However, Pak’s approach is the opposite since the work, The Merge, did not yet exist at the time of the sale. No-one knew what it was going to look like. By buying a part of this unknown work, each collector contributes to it. Encouraged by a low starting price but also encouraged to acquire the largest number of units in order to receive a reward, The Merge is a game that brings together technology buffs, cryptocurrency and NFT devotees and art enthusiasts increasingly fascinated by this universe. 

Artists have now moved into the primary position around which the art market revolves.

According to, NFTs represent a genuine grassroots movement that has created its own ecosystem, with a virtuous economy and exponential growth potential.

Indeed, the turnover generated by NFTs so far this year (to 9 December 2021) – as measured by ERC 721 and ERC 1155 Ethereum smart contracts relating to the art market and collections – is 26.9 billion dollars (source Chainalysis).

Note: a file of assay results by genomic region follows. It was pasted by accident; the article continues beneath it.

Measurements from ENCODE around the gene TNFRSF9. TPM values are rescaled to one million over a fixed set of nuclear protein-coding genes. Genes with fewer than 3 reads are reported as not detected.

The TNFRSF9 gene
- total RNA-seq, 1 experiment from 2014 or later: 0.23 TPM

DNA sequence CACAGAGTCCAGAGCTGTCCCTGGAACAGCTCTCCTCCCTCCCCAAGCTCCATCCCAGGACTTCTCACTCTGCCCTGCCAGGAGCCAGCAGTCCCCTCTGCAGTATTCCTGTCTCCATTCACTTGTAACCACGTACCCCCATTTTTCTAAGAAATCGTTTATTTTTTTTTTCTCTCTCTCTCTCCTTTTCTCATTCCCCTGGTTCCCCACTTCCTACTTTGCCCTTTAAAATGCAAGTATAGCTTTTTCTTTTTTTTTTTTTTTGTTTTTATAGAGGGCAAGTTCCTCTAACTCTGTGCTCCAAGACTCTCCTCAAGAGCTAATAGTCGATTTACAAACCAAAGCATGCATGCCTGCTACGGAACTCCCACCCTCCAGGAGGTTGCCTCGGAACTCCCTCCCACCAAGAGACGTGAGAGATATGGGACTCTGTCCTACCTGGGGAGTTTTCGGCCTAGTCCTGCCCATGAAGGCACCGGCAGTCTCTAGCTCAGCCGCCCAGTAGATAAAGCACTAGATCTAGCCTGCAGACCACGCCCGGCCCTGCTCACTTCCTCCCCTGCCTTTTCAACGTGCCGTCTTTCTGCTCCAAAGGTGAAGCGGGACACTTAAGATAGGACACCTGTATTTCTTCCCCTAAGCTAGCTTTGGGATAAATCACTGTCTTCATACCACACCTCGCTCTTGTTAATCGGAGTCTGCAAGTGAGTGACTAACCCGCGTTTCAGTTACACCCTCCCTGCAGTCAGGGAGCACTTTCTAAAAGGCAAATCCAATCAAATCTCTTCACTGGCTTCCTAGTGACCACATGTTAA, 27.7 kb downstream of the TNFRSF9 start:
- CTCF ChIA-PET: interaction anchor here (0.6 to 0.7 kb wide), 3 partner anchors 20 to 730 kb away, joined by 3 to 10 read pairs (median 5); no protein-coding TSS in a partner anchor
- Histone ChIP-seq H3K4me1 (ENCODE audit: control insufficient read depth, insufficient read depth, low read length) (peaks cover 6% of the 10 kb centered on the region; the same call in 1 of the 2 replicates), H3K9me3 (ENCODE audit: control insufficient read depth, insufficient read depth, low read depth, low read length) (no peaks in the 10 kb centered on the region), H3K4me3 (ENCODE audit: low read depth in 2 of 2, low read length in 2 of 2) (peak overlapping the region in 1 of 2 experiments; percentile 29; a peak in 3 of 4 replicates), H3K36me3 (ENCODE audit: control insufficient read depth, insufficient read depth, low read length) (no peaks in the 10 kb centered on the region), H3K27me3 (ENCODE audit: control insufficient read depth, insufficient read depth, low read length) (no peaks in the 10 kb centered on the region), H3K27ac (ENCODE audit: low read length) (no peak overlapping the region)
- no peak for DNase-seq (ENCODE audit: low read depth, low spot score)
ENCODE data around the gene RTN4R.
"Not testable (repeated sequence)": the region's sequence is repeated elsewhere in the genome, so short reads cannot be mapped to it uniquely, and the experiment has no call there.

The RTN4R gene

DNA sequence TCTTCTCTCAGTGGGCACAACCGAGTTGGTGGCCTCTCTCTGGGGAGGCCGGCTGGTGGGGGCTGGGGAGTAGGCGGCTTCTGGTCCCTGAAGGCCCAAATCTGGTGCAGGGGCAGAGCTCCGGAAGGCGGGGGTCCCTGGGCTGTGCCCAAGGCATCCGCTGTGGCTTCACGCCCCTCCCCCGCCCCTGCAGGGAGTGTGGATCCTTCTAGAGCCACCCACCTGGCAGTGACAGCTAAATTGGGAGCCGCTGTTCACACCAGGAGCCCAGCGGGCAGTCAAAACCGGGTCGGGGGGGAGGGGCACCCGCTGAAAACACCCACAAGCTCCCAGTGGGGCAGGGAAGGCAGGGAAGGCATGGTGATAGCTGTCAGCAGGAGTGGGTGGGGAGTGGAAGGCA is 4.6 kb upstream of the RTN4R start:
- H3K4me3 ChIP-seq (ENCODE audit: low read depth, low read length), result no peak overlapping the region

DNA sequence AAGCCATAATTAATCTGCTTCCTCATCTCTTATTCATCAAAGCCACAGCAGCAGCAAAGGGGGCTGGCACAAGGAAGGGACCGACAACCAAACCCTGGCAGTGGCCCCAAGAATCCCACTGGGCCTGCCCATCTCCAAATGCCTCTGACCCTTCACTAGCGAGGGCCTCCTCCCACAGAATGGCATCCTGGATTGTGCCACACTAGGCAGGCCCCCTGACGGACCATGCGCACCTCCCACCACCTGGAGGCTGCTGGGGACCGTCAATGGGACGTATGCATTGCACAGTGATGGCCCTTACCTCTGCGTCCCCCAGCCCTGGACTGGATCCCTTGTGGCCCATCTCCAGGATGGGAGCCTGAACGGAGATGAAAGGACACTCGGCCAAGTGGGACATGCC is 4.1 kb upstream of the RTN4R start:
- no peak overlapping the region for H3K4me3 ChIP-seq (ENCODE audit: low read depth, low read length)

Image: []

Copyright 1987-2021 thierry Ehrmann

About Artmarket: Artprice registers a record number of Fine Art auction transaction in H1 2021

2021/09/30 Commentaires fermés

Throughout the first half of 2021, still seriously inhibited by the health crisis, the Fine Art auction market secured the continued circulation of artworks. In fact, the auction majors managed to project a substantially more attractive image of their activities by a savvy mix of online sales, thematic and charitable sales and a daring collaboration with what would traditionally be called the ‘primary’ market. In addition, the auctioneers have at last opened their doors to dematerialized artworks and have been surfing on a wave of ultra-Contemporary art that has also caught the attention of the mainstream media.

Weekly evolution of global Fine Art auction turnover

Comparison between the last five years

Weekly evolution of global Fine Art auction turnover – Comparison between the last five years